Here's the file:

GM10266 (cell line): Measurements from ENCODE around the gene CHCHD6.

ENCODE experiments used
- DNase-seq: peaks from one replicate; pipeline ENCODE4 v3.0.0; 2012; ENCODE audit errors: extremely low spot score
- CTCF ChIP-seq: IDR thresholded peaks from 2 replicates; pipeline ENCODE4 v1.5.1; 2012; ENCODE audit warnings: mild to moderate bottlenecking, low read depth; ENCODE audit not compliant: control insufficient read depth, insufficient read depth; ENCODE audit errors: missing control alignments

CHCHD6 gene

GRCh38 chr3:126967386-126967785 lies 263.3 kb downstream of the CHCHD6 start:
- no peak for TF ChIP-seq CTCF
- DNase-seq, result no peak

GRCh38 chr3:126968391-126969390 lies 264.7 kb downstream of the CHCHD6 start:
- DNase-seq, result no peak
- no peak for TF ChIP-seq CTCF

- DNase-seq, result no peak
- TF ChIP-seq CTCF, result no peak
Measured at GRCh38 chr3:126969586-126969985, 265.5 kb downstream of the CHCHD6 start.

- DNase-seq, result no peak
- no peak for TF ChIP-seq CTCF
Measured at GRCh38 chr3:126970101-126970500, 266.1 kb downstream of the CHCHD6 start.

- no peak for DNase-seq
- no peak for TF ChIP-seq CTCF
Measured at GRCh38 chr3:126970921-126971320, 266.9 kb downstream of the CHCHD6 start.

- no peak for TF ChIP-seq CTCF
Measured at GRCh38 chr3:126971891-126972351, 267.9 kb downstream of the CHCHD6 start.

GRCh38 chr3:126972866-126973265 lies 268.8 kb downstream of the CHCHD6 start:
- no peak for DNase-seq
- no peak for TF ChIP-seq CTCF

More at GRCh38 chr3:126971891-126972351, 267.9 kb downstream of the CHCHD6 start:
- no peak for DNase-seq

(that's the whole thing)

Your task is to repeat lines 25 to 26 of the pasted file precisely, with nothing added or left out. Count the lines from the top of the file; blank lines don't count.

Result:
- no peak for TF ChIP-seq CTCF

More at GRCh38 chr3:126971891-126972351, 267.9 kb downstream of the CHCHD6 start: